GHAZNI, Afghanistan (Reuters) - Taliban insurgents stormed a prison in Afghanistan on Monday, killing police and releasing more than 350 inmates, including nearly 150 deemed a threat to national security, and then attacked troops rushing to help, officials said.
The latest Taliban prison raid, on the outskirts of the central city of Ghazni, comes after setbacks for the government in different parts of the country and deadly attacks in Kabul which have dashed hopes for peace talks.
A Reuters reporter outside the mud fort prison in Ghazni, 120 km (75 miles) southwest of the capital, Kabul, saw the bodies of two men who appeared to be suicide bombers and a blown-up car that had apparently been used to destroy the main entrance.
Clusters of bullet casings were scattered across the road.
The interior ministry said that 355 of the 436 prisoners had escaped.
Of those who got away, 148 were a “threat to national security and 207 were criminals”, the ministry said in a statement.
Four Taliban and four members of the security forces were killed in the attack, the ministry said. Seven police were injured.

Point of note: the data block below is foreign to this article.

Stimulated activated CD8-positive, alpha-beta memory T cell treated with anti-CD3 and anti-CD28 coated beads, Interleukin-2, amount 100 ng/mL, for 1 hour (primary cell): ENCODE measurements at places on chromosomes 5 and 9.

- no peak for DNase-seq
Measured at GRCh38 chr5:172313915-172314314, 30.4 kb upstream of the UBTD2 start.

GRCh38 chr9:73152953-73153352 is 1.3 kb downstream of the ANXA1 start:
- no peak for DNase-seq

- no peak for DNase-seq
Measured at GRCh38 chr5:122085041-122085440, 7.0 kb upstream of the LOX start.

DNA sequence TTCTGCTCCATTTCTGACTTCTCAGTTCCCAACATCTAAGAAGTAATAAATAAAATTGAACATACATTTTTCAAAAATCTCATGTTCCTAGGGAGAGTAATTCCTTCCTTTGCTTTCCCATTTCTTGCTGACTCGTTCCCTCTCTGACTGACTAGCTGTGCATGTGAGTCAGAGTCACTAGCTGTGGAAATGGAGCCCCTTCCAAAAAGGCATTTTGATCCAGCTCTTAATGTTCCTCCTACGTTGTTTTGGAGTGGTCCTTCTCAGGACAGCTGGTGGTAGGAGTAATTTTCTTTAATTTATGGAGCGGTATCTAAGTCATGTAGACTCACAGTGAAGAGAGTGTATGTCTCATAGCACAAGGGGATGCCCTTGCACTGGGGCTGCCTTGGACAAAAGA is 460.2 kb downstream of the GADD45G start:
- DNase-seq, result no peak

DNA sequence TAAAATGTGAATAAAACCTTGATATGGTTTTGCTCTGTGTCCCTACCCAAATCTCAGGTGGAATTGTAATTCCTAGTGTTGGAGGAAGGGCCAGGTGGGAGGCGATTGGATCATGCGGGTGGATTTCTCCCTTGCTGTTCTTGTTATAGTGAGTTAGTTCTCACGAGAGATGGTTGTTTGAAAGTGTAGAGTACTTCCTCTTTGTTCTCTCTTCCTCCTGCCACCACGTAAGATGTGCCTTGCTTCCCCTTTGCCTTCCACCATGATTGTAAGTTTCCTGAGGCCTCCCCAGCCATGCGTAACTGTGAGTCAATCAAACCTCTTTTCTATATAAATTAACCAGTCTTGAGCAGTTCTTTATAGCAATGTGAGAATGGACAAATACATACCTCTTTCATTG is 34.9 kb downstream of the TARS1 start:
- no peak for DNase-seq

Mohammed Ali Ahmadi, deputy city governor, said the prison’s security was well below recommended standards because it was so close to Ghazni - only seven km (4.3 miles) from the city center - and it was believed that reinforcements would get there quickly in the event of trouble.
On Sunday, officials concerned about a breakout had transferred 18 “dangerous” Taliban to a jail operated by the Afghan intelligence agency, he said. Seventeen were left behind.
Ahmadi said he believed they helped coordinate the attack.
“Roads to the prison were covered with land mines in advance to avoid reinforcement,” Ahmadi told reporters. “An army vehicle coming for reinforcements was blown up by a roadside bomb while trying to reach the prison.”
One security official said the attackers, armed with rocket-propelled grenades and automatic rifles, were wearing security force uniforms.
Taliban spokesman Zabihullah Mujahid said gunmen and three suicide bombers attacked the prison at 2 a.m. (2200 GMT Sunday). Three bombers were killed, he said.
“Important military mujahideen officials have been freed,” he said.
The Taliban are fighting to overthrow the foreign-backed government of President Ashraf Ghani, expel foreign forces and impose their strict interpretation of Islamic law.
The insurgents have attacked jails to free hundreds of prisoners including their comrades on several occasions, in both Afghanistan and neighboring Pakistan.
Security at Afghan prisons is often poor, with untrained, poorly equipped police guarding crumbling facilities.
Writing by Mirwais Harooni; Editing by Katharine Houreld, Robert Birsel